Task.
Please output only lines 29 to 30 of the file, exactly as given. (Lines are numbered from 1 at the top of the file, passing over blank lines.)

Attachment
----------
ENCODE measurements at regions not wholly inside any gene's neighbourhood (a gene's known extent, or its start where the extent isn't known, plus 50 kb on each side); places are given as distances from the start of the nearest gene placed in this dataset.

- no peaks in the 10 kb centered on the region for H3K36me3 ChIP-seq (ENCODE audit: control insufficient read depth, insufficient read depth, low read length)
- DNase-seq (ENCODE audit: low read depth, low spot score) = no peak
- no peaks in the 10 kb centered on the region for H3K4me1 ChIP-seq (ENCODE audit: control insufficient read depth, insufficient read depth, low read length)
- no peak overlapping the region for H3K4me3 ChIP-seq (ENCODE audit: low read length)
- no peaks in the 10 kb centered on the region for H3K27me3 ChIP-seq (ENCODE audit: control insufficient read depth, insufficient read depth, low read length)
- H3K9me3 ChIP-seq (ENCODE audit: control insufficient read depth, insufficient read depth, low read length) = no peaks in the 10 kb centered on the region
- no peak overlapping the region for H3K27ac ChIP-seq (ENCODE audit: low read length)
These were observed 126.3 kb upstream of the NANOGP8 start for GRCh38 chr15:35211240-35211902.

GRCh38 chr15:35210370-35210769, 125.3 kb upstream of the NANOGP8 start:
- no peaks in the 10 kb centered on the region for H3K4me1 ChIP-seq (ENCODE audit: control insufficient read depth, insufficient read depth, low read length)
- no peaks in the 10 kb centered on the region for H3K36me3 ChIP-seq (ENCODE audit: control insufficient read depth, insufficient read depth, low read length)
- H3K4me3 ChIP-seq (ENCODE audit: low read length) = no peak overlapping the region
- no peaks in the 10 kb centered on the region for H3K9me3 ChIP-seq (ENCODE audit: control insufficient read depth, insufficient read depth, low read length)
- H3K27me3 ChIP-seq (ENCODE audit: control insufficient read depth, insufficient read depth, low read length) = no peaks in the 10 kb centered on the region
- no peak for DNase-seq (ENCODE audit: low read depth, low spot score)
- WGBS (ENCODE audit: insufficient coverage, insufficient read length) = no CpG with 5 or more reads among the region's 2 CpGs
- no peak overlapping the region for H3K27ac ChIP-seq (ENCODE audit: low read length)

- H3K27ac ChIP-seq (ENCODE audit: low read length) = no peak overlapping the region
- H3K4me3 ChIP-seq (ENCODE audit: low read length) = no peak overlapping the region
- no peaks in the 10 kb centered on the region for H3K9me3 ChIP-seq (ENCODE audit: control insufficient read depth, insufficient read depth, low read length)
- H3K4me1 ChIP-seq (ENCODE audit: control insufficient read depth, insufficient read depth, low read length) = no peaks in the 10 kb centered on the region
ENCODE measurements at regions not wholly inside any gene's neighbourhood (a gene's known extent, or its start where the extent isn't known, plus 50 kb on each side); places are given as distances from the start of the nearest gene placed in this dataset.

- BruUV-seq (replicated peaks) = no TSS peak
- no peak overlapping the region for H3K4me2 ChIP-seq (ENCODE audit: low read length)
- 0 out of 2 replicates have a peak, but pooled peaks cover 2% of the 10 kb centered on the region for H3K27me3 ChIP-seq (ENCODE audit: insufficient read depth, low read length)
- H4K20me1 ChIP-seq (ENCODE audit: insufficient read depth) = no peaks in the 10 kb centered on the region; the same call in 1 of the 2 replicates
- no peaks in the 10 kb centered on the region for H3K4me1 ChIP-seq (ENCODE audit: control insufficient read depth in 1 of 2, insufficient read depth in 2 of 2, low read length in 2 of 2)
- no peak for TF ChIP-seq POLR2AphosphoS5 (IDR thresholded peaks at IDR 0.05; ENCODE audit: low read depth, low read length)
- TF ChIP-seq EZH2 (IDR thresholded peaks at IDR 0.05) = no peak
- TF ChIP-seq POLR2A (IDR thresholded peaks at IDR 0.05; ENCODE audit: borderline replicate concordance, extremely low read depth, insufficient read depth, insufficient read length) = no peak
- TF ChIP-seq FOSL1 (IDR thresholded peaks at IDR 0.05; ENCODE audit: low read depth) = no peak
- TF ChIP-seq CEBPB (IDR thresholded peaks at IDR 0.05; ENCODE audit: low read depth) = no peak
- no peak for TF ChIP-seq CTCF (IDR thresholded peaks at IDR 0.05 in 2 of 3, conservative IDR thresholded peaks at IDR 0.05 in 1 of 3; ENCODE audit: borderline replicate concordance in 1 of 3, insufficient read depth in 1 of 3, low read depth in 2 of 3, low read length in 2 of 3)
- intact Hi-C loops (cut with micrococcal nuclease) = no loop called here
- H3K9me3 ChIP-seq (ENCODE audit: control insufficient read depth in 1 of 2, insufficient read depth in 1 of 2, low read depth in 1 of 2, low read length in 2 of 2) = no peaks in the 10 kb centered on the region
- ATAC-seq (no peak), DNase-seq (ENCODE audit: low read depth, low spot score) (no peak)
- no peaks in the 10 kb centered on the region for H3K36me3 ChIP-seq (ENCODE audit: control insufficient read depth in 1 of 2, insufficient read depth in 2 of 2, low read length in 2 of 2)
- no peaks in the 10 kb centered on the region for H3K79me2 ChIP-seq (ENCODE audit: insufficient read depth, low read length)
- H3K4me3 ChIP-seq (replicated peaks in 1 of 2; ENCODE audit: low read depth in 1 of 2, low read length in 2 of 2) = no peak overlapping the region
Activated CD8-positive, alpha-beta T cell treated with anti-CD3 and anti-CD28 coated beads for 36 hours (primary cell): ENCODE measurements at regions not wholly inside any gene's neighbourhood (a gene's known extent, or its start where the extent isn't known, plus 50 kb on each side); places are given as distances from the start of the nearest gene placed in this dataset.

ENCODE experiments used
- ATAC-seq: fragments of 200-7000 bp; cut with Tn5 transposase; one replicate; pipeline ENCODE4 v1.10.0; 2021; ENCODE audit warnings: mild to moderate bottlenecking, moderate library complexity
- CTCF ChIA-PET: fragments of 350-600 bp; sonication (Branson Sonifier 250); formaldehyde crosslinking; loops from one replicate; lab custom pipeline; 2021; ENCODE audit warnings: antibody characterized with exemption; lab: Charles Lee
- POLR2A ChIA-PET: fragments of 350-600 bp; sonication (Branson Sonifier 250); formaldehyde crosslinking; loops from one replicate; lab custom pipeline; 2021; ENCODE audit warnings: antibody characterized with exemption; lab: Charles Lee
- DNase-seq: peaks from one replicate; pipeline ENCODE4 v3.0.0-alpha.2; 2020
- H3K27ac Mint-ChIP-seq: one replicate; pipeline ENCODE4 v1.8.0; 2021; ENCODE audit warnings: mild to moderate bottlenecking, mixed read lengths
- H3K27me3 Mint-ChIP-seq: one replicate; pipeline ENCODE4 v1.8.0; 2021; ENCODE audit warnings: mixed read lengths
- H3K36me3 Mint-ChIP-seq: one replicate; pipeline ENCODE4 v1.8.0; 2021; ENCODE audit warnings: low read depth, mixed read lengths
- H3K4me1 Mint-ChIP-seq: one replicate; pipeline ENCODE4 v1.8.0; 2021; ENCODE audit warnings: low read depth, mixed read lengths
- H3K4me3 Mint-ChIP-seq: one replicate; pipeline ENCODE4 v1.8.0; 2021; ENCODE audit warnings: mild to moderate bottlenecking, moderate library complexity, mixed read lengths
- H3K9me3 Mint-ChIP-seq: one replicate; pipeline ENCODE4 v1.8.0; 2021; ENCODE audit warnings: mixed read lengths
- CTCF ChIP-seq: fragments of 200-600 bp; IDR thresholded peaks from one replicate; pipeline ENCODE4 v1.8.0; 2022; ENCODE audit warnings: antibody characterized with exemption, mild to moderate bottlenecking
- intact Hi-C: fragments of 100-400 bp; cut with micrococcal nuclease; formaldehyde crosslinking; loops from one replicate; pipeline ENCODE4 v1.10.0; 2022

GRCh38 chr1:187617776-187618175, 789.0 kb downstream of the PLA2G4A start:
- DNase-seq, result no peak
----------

- no peak for TF ChIP-seq POLR2AphosphoS5 (IDR thresholded peaks at IDR 0.05; ENCODE audit: low read depth, low read length)
- TF ChIP-seq EZH2 (IDR thresholded peaks at IDR 0.05) = no peak